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Permits and inspections?  RSS feed

 
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My familiarity with building permits is very limited. I sometimes think that an ideal farm would be restricited because of law violations and acquiring permits to construct. What comes to mind are compost toilets, gray water, and black water setups. As well as natural building structures. I know some places, (mostly in the U.S.) does not support the use of or outlaw the use of black water and compost toilet. Is this entirely true?

My question is what have been some obstacles in using black water, gray water, compost toilet, and constructing natural type buildings in accordance to the law and legal permits?

I have seen some very creative housing structures made with reusable materials, yet I do not think some would pass inspection and so forth.

I also understand that it really depends on what country, state, county you live in. None the less, I am curious to enlighten my self on this topic.

Thanks
 
                            
Posts: 126
Location: Ava, Mo, USA, Earth
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In most of rural Missouri, there are no building codes.  There is an EPA-mandated state law that says you have to have a perc-aproved septic system if you build on less than 3 (or 5?) acres.  It varies from county to county, so make double sure before you buy.
 
Posts: 254
Location: Virginia
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that concept wouldnt fly legally in VA.  you need permits for everything.  and with newer septic codes. its harder to find land that would perc.  even with the other than traditional septic methods.
 
                                
Posts: 62
Location: Western Pennsylvania
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Pennsylvania now has a state wide building code instead of just township by township.  Now even people in the back country have to follow the codes like the town people.  Sad thing is I don't know of a septic tank being allowed, no matter what.  It's now all sand mounds.  They are unsightly and after a rain you see water just sitting around them. 

You can only grandfather a septic system in if you have owned the property for X amount of years and it is X amount of acres.

A good composting system would work much better, but the other keeps contractors working and keeps people from doing things themselves.  And it keeps the government involved with your property.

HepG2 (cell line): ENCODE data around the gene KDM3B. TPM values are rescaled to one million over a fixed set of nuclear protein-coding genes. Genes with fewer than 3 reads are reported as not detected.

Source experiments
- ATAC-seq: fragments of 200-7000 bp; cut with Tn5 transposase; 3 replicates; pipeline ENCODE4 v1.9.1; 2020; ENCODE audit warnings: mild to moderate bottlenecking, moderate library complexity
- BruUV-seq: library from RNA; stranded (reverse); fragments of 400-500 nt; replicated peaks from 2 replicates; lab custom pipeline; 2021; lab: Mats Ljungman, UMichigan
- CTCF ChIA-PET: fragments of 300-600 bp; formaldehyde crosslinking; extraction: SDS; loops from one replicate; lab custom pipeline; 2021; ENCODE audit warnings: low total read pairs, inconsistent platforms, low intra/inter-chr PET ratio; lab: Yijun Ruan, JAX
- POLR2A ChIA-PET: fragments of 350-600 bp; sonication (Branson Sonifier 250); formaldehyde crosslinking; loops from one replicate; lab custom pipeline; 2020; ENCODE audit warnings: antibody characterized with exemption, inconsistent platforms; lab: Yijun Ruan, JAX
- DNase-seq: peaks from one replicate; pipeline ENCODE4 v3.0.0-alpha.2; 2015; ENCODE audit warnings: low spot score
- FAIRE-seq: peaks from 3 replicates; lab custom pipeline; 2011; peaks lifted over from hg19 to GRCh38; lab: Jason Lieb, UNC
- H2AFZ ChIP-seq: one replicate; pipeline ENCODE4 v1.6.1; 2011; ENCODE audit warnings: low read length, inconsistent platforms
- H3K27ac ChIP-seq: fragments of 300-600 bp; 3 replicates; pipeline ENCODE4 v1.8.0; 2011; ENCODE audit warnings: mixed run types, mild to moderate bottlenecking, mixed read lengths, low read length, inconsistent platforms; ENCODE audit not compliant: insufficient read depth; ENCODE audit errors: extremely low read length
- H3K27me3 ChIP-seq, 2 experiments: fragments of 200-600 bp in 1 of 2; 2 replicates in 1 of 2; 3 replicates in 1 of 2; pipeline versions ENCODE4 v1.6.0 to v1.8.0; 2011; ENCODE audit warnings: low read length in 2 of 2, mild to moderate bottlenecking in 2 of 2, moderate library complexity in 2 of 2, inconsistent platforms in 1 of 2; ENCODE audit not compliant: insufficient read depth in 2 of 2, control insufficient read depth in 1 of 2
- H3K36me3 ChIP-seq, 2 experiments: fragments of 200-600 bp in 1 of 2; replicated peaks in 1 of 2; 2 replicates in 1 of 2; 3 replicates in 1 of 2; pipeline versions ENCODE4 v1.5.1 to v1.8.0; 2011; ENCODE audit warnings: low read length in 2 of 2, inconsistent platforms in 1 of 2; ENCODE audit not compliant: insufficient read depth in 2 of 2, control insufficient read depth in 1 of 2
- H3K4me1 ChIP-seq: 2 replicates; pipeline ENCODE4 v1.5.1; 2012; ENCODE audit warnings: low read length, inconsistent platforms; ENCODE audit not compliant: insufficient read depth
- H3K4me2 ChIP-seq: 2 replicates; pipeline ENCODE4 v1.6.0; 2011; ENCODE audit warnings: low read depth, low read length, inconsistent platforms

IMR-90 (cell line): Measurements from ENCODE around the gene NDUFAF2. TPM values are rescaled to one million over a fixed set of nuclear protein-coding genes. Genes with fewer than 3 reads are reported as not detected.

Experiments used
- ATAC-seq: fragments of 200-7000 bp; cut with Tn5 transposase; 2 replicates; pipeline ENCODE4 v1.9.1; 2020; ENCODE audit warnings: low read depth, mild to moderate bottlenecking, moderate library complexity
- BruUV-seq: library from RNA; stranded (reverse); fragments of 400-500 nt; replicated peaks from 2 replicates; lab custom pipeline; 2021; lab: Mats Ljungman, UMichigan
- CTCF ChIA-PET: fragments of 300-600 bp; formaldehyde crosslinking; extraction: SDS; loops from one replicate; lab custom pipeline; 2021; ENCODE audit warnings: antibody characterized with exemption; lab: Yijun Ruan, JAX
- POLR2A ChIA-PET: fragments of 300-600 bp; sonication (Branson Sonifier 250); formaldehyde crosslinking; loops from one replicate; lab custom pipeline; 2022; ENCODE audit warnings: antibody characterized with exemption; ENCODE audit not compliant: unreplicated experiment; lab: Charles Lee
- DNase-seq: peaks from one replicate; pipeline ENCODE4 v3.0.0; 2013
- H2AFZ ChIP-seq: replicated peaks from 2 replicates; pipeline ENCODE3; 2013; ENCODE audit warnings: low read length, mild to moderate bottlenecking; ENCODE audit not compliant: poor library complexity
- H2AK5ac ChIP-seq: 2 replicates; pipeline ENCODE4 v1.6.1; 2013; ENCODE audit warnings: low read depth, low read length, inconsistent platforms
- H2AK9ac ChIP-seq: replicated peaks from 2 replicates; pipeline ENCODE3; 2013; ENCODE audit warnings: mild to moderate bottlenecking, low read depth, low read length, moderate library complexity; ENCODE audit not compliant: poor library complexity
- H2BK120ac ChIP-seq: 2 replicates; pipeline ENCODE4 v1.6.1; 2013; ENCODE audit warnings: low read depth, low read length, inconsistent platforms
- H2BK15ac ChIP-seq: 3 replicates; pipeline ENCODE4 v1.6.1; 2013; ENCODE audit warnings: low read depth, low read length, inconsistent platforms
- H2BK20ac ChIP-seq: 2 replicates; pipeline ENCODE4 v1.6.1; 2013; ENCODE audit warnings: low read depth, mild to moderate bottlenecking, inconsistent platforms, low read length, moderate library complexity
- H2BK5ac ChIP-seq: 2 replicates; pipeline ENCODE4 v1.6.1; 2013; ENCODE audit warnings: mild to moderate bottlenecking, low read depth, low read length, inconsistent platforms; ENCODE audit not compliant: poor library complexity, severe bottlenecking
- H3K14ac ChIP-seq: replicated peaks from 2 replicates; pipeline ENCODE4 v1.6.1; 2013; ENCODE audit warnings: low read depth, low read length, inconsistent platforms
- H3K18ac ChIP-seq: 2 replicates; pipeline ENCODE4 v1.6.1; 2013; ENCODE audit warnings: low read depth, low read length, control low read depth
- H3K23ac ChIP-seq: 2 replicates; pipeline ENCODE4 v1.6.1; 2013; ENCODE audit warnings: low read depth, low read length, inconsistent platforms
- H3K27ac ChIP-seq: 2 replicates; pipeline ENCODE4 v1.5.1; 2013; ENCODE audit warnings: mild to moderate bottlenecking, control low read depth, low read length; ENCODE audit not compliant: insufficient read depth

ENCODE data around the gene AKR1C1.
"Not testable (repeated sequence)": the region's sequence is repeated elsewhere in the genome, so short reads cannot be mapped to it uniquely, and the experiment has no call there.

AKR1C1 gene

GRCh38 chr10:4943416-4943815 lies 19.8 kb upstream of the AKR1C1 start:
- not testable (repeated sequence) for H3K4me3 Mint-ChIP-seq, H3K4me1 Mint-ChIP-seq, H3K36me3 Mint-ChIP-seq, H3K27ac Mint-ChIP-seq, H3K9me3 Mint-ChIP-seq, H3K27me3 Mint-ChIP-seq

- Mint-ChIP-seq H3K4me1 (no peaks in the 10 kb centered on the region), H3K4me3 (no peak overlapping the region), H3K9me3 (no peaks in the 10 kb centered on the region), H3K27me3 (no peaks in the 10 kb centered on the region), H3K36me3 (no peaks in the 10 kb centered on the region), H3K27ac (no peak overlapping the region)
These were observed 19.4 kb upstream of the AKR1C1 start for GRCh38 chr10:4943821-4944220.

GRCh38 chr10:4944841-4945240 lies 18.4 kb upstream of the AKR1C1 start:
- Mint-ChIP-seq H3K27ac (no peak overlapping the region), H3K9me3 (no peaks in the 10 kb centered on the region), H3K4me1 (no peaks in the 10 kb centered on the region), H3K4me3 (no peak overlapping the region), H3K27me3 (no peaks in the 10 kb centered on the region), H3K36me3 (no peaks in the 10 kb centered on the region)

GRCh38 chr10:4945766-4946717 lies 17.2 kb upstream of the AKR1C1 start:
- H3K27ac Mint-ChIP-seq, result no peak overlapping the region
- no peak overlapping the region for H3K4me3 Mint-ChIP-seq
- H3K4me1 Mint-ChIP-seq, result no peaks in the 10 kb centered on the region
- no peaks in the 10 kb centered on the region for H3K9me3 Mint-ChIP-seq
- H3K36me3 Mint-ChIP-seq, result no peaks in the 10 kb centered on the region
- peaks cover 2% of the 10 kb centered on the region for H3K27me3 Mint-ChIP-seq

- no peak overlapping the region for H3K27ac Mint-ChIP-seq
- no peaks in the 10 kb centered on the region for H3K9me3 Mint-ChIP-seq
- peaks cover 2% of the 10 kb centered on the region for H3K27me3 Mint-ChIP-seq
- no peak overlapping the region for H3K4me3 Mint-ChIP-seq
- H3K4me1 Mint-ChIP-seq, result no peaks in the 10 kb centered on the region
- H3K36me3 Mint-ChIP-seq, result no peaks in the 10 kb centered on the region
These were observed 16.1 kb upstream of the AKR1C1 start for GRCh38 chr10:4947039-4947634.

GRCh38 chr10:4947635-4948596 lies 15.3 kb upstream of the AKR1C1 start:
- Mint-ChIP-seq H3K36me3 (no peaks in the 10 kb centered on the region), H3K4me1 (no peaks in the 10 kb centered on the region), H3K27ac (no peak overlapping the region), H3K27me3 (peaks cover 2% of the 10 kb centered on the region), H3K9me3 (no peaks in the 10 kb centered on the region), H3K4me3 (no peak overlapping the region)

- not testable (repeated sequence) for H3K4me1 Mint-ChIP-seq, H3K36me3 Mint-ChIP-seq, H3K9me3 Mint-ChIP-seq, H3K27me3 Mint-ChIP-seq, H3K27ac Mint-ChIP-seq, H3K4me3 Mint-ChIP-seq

Tami 
 
                              
Posts: 16
Location: MO
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homesteadpaul wrote:
In most of rural Missouri, there are no building codes.  There is an EPA-mandated state law that says you have to have a perc-aproved septic system if you build on less than 3 (or 5?) acres.  It varies from county to county, so make double sure before you buy.



I believe it's 3 acres at minimum. I live in MO and had this issue when looking at a 2 acre plot. But I will second what homesteadpaul has said; rural Missouri is great for permaculture.
 
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Don't move to Michigan, at least, not the part I live in.

Has to be permitted, inspected, signed, sealed, inspected some more, etc etc etc.  And not very flexible about anything "new".

For various other reasons, I find this a good spot to live in, so I make the best of it with superinsulated building techniques that do pass code, are not expensive, and work well.  That's more or less my mission, to show people how to do it within code, because that's where a lot of us are stuck.

HTH,

troy
 
                                
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oracle wrote:
My familiarity with building permits is very limited. I sometimes think that an ideal farm would be restricited because of law violations and acquiring permits to construct. What comes to mind are compost toilets, gray water, and black water setups. As well as natural building structures. I know some places, (mostly in the U.S.) does not support the use of or outlaw the use of black water and compost toilet. Is this entirely true?

My question is what have been some obstacles in using black water, gray water, compost toilet, and constructing natural type buildings in accordance to the law and legal permits?

I have seen some very creative housing structures made with reusable materials, yet I do not think some would pass inspection and so forth.

I also understand that it really depends on what country, state, county you live in. None the less, I am curious to enlighten my self on this topic.

Thanks

 
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